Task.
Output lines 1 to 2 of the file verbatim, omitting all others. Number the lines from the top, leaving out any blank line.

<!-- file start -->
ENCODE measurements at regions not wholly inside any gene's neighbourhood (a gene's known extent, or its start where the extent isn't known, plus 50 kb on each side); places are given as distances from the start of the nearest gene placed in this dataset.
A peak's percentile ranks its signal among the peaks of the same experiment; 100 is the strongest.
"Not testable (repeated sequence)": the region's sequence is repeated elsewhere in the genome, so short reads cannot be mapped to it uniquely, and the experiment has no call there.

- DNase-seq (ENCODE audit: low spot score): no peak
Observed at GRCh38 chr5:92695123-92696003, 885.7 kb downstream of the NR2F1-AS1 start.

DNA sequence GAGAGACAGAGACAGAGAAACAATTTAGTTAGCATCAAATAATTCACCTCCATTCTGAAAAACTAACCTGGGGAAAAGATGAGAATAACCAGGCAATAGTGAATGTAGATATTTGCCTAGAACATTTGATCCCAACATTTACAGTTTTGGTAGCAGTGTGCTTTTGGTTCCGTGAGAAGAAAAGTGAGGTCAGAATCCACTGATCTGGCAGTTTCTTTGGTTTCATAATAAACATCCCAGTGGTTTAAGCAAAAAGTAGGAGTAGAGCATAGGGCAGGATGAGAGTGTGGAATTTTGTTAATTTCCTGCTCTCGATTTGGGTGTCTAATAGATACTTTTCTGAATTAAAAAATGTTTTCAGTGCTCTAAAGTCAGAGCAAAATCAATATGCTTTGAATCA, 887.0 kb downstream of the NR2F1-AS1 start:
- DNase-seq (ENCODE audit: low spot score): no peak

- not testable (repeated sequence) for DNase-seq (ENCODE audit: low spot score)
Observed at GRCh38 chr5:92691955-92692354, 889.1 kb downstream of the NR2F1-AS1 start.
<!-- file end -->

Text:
ENCODE measurements at regions not wholly inside any gene's neighbourhood (a gene's known extent, or its start where the extent isn't known, plus 50 kb on each side); places are given as distances from the start of the nearest gene placed in this dataset.
A peak's percentile ranks its signal among the peaks of the same experiment; 100 is the strongest.